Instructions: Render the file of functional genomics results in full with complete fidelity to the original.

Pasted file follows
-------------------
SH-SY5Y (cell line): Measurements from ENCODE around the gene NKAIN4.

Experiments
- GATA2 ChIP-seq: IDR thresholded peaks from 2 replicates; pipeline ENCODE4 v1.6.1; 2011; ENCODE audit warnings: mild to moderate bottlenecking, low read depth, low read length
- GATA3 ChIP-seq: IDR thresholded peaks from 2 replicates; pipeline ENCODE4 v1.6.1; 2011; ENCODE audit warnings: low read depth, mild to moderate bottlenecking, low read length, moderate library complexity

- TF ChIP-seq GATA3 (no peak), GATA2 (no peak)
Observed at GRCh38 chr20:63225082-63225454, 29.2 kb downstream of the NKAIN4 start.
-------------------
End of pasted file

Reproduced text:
SH-SY5Y (cell line): Measurements from ENCODE around the gene NKAIN4.

Experiments
- GATA2 ChIP-seq: IDR thresholded peaks from 2 replicates; pipeline ENCODE4 v1.6.1; 2011; ENCODE audit warnings: mild to moderate bottlenecking, low read depth, low read length
- GATA3 ChIP-seq: IDR thresholded peaks from 2 replicates; pipeline ENCODE4 v1.6.1; 2011; ENCODE audit warnings: low read depth, mild to moderate bottlenecking, low read length, moderate library complexity

- TF ChIP-seq GATA3 (no peak), GATA2 (no peak)
Observed at GRCh38 chr20:63225082-63225454, 29.2 kb downstream of the NKAIN4 start.